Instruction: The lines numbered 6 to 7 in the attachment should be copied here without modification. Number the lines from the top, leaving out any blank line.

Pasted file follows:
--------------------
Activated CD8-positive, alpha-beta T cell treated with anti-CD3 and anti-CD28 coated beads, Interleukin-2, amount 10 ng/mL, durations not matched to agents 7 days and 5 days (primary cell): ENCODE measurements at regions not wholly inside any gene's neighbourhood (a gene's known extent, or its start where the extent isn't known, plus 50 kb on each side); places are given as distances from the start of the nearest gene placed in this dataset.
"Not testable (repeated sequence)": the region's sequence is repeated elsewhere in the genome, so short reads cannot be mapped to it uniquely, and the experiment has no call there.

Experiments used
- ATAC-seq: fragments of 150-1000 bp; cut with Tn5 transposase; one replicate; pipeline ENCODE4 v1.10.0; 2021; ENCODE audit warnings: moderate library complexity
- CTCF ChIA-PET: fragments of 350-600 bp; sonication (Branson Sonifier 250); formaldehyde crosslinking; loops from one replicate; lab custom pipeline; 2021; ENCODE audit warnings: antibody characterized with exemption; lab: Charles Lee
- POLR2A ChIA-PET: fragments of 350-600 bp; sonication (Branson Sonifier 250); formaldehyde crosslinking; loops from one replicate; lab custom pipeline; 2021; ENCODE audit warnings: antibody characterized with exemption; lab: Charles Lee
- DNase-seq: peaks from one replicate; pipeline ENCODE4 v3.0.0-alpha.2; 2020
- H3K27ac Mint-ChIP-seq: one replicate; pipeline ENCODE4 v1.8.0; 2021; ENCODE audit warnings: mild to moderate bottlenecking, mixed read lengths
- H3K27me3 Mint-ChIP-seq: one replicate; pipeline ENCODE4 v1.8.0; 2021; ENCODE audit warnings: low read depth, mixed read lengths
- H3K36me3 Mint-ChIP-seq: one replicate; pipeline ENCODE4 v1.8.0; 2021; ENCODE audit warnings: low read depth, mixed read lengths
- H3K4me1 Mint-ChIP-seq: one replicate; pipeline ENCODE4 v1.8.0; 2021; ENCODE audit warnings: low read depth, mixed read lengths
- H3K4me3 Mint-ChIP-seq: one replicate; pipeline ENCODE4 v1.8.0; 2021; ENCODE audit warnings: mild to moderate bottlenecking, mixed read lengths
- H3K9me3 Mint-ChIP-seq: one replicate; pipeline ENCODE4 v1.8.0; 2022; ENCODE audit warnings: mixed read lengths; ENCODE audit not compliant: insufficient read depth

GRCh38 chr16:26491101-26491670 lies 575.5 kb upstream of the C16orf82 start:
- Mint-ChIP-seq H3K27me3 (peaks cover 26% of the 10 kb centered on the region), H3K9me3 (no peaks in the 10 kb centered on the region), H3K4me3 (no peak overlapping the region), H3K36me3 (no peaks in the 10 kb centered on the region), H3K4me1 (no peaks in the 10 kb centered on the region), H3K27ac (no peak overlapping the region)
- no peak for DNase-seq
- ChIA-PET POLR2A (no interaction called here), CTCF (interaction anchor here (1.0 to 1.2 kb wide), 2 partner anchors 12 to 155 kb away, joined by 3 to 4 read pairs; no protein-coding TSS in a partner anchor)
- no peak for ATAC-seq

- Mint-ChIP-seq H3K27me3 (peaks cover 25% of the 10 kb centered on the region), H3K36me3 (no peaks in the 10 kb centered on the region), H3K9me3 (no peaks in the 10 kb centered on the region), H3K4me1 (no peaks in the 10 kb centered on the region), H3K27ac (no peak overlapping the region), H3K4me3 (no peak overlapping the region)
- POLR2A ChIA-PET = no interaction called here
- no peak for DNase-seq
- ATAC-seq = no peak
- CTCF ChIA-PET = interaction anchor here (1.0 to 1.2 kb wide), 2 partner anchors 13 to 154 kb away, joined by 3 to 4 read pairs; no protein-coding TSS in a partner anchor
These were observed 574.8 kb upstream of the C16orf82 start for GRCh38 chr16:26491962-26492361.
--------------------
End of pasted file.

- POLR2A ChIA-PET: fragments of 350-600 bp; sonication (Branson Sonifier 250); formaldehyde crosslinking; loops from one replicate; lab custom pipeline; 2021; ENCODE audit warnings: antibody characterized with exemption; lab: Charles Lee
- DNase-seq: peaks from one replicate; pipeline ENCODE4 v3.0.0-alpha.2; 2020